2018 Walter Swan Trust Poetry Competition
1st Place: Virginia Griem – The Strung Jar
2nd Place: Pamela Scobie – Darren (Year 3)
3rd Place: Isobel Thrilling – The Place
Ion Corcos – Making Soup
Michael Farry – Clothes-Lines
Ian Royce Chamberlain – Round the Corner
JUDGE’S COMMENTS: Imtiaz Dharker
JUDGES’ OVERALL COMMENTS: IMTIAZ DHARKER
There were treasures in this year’s haul of poems, and the exceptional quality of the entries made the final choices very hard, because along the way I had to give up some favourites, and many lines I loved. There were so many assured, confident voices, so much ambition and above all, poems that made me see things as if for the first time. The poems on this final list all had lines I wished I had written. They said things that were true but said them in a way that made them feel truer. And they had that sense of exploration through poetry, feeling the ground through its language and its varied music.
1st Prize: The Strung Jar
The Strung Jar works with a series of beautifully detailed images, from stringing the jar to tipping out its contents into helplessness at the end. It quietly but inexorably pursues the idea of the daughter as a minnow and sustains it through the poem, cataloguing the unequal relationship between keeper and kept, the daily impositions of parents on children. I think it works so well because it is like those fairy-tales where the detail is believable but there is also a healthy undercurrent of horror, the sense of the child-fish face looming up for help, magnified through water and glass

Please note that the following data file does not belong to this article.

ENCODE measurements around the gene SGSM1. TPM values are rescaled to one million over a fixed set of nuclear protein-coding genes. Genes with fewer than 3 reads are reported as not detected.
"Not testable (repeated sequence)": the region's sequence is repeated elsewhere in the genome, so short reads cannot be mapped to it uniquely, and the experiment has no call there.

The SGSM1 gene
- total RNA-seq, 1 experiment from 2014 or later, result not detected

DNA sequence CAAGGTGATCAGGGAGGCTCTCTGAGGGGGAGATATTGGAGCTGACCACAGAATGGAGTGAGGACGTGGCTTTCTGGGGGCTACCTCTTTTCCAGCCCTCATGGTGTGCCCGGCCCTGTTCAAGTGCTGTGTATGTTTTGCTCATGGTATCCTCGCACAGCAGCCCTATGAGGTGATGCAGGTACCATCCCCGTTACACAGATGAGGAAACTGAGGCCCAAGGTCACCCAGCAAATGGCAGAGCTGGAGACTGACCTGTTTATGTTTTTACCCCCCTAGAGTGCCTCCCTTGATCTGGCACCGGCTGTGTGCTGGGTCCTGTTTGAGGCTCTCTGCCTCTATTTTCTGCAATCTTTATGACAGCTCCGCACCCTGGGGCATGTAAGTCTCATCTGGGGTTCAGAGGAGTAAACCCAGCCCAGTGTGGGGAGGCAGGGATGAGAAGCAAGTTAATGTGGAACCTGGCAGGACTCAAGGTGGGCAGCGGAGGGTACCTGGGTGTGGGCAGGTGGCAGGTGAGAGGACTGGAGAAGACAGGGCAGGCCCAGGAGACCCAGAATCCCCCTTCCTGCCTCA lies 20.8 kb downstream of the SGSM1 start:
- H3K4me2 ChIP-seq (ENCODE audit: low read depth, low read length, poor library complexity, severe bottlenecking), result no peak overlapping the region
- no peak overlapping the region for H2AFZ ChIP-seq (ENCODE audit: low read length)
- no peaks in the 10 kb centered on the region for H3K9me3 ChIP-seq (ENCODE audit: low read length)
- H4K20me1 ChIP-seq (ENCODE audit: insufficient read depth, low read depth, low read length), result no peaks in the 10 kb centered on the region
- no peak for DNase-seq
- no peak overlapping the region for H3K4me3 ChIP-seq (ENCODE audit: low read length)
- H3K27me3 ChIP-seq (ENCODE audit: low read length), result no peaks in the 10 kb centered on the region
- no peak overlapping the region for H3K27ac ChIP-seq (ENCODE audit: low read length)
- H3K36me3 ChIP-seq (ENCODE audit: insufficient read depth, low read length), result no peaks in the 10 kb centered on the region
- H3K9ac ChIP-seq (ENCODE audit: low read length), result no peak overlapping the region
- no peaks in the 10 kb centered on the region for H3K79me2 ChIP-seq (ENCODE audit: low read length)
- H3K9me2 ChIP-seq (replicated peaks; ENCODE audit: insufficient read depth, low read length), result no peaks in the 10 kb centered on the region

A poem which knows the precise word each moment needs; ‘hefting’, ‘mewed’, ‘sleek-skinned’; that precision gives power to a short but beautifully crafted poem which finds the language for a natural miracle we might believe to be beyond the limits of language. It’s an ambiguous poem too, not celebratory, not pessimistic, but weighing both life and death in each of its two-line stanzas.
2nd Prize: Darren. Year 3
Darren, Year 3 is a heart-breaking poem where every understated observation tells a story of its own, and every verb rings true as a bell.
3rd Prize: The Place (i.m.)
The Place (i.m.) takes the garden and, from the very first line, uses it as a location for loss. The campanulas are ‘half-sown’, and in a lovely last image of separation, the moon ‘disentangles/ itself from the leaves.’
Commended: Making Soup
Making Soup takes the comforting domestic activity of cutting and chopping vegetables for soup and sets it against the knowledge of a cold, inhospitable world outside.
Clothes-Lines does a lovely human dance and for all of us who have attempted clothes-line poems, this one has to be commended for the last two lines, where the clothes are finally ‘light and frisky … flirting with my grasp, crisp to the touch.’
Commended: Round the Corner
Round the Corner is an oddly wonderful poem where the voice is perfectly pitched to suggest the confusion of the ‘old man’ and the breathless build up to a moment of recognition and denial: ’me not yet’.